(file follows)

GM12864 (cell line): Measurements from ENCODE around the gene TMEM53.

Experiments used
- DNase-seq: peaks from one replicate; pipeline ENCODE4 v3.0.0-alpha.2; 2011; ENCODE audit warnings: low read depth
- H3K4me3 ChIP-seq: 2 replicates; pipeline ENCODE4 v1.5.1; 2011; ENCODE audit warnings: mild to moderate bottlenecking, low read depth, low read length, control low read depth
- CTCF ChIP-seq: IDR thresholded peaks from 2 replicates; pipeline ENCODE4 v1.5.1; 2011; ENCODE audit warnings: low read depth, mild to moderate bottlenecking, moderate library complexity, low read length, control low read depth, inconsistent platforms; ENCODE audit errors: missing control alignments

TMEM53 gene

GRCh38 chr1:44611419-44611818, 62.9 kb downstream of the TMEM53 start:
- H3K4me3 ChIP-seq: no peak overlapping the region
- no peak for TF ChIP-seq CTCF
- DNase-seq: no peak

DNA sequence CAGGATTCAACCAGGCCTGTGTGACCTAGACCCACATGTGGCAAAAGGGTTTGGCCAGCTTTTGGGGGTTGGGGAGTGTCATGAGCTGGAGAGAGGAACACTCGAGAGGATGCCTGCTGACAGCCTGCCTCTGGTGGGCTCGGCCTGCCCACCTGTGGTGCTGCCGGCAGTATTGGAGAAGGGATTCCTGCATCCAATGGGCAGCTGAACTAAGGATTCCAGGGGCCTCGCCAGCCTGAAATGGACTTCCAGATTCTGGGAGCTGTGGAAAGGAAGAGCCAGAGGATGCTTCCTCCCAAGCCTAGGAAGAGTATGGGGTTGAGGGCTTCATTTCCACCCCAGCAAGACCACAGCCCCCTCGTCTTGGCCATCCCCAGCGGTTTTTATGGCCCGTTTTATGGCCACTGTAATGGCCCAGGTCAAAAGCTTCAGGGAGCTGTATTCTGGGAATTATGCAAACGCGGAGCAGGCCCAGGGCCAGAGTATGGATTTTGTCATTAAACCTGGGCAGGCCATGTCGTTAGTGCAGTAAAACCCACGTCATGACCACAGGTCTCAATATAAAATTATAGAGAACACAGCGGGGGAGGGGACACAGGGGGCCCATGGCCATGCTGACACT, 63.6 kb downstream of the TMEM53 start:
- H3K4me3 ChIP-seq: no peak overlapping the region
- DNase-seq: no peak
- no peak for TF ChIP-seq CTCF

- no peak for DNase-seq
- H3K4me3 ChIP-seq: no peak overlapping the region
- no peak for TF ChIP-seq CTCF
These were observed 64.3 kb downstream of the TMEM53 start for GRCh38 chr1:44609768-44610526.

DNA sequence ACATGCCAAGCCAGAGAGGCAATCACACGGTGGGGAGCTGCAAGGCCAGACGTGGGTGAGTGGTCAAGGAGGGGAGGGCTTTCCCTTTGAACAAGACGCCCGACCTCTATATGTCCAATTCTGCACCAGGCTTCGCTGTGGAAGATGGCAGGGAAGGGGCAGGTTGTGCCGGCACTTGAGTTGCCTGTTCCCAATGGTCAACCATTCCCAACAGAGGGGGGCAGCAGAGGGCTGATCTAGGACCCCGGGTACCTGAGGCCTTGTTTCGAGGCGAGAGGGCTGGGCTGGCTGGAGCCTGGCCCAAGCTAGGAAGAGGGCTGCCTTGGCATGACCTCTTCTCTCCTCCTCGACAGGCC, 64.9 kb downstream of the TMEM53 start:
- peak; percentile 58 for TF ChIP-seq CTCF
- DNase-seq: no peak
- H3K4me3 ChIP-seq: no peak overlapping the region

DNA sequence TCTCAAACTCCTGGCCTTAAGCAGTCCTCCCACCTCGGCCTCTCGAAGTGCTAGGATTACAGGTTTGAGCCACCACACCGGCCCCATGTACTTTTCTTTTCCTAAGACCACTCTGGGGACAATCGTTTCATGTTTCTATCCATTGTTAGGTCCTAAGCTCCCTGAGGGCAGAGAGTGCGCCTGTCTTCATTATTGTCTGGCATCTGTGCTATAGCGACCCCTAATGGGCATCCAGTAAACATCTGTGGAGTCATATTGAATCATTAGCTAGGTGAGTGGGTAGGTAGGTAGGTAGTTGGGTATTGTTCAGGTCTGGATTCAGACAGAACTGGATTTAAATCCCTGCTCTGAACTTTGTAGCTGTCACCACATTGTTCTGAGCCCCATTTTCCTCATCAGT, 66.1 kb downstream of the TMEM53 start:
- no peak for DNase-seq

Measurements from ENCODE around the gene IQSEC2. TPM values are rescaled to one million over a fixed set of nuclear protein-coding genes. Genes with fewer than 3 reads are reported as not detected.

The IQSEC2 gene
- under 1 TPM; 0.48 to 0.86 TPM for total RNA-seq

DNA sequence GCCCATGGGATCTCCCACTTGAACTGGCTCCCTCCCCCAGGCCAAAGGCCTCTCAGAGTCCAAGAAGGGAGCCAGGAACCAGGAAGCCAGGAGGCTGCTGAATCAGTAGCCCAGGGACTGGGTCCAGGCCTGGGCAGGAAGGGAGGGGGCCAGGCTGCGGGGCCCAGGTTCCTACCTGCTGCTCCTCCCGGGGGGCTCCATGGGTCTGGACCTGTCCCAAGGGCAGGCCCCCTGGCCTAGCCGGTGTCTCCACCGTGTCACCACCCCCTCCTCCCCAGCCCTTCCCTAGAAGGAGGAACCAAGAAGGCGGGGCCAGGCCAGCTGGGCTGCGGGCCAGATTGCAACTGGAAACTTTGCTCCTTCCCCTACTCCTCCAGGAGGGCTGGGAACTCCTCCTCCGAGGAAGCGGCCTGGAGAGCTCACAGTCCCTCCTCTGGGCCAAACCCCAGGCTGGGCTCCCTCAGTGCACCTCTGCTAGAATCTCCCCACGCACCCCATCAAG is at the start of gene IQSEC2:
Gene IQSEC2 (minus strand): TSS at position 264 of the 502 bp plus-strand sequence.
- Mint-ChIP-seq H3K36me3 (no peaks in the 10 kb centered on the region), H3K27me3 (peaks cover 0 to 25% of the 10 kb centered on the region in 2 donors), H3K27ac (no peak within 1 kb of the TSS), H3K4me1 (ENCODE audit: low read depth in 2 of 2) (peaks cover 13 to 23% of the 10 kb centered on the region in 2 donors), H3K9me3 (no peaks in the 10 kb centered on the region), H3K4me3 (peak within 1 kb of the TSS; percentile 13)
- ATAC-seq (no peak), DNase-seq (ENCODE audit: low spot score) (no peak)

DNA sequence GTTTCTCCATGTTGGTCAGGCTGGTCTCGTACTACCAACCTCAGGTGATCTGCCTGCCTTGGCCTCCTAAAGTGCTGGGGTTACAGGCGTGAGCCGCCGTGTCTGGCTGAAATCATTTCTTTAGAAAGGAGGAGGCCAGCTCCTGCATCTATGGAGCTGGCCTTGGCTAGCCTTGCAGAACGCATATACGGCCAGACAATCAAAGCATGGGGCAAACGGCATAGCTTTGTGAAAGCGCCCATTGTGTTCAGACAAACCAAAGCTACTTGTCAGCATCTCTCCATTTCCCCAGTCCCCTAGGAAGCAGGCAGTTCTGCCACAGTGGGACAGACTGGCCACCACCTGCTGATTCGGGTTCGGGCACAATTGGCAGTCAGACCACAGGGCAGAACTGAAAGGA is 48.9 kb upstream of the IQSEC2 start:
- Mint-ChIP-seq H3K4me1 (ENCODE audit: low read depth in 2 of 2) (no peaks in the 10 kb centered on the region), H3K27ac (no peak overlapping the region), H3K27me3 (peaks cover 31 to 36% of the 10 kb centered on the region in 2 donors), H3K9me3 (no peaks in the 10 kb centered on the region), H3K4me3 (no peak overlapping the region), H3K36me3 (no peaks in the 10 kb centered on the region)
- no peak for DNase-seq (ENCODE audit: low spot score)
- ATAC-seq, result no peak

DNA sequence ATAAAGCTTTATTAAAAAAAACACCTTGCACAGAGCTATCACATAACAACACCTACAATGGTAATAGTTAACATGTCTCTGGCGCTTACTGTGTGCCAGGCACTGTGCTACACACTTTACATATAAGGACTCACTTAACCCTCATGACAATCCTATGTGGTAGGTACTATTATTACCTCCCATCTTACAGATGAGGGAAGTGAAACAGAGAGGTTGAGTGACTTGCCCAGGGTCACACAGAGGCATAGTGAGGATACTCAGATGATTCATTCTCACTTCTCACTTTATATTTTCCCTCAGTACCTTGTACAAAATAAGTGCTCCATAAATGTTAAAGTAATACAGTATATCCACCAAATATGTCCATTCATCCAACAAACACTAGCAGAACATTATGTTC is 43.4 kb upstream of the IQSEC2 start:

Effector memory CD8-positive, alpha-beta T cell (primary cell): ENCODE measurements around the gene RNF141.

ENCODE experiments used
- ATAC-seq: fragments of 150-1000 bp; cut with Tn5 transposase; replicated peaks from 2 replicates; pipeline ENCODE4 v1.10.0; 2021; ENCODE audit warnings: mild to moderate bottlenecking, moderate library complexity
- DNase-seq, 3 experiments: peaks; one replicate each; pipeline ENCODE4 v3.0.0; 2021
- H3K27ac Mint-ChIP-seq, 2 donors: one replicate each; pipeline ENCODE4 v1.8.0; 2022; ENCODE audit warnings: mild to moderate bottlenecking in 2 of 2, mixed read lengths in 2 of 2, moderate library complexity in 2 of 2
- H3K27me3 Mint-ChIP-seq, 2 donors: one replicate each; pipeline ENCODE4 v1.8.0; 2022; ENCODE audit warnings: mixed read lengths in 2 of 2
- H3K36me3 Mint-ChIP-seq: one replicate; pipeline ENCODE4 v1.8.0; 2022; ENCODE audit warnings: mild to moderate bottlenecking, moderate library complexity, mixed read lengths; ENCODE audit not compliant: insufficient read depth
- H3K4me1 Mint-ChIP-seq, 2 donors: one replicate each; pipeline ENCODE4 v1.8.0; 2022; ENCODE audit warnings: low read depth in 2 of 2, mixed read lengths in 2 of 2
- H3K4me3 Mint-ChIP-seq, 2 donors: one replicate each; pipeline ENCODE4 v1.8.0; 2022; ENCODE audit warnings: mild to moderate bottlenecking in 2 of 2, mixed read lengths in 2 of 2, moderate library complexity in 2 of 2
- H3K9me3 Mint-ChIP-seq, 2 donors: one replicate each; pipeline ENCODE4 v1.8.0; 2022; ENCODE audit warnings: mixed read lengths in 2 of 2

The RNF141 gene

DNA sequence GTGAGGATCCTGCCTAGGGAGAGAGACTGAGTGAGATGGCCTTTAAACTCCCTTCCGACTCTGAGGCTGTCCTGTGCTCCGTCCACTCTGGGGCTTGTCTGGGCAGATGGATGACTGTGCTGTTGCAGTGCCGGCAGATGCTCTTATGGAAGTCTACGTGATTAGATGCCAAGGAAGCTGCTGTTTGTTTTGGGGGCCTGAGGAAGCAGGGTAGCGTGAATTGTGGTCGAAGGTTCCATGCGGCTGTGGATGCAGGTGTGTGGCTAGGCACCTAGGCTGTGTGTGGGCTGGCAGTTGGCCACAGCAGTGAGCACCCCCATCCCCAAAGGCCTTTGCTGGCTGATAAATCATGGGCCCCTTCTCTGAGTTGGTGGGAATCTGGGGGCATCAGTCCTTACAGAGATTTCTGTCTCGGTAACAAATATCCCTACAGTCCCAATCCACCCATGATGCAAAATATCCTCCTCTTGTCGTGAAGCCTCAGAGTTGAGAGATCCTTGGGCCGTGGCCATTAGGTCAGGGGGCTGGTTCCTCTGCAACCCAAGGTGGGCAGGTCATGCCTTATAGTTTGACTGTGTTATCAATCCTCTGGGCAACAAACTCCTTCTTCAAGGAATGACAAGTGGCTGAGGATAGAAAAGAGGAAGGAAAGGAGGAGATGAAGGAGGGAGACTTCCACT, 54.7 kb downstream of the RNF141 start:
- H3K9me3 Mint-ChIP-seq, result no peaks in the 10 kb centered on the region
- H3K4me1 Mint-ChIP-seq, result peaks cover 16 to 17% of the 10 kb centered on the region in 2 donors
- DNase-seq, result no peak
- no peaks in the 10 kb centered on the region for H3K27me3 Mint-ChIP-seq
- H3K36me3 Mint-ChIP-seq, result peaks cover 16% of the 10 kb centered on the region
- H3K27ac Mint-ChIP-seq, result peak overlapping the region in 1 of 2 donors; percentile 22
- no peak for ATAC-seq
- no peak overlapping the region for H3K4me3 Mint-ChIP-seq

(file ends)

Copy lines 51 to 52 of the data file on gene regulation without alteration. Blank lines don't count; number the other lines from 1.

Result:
- DNase-seq, result no peak
- no peaks in the 10 kb centered on the region for H3K27me3 Mint-ChIP-seq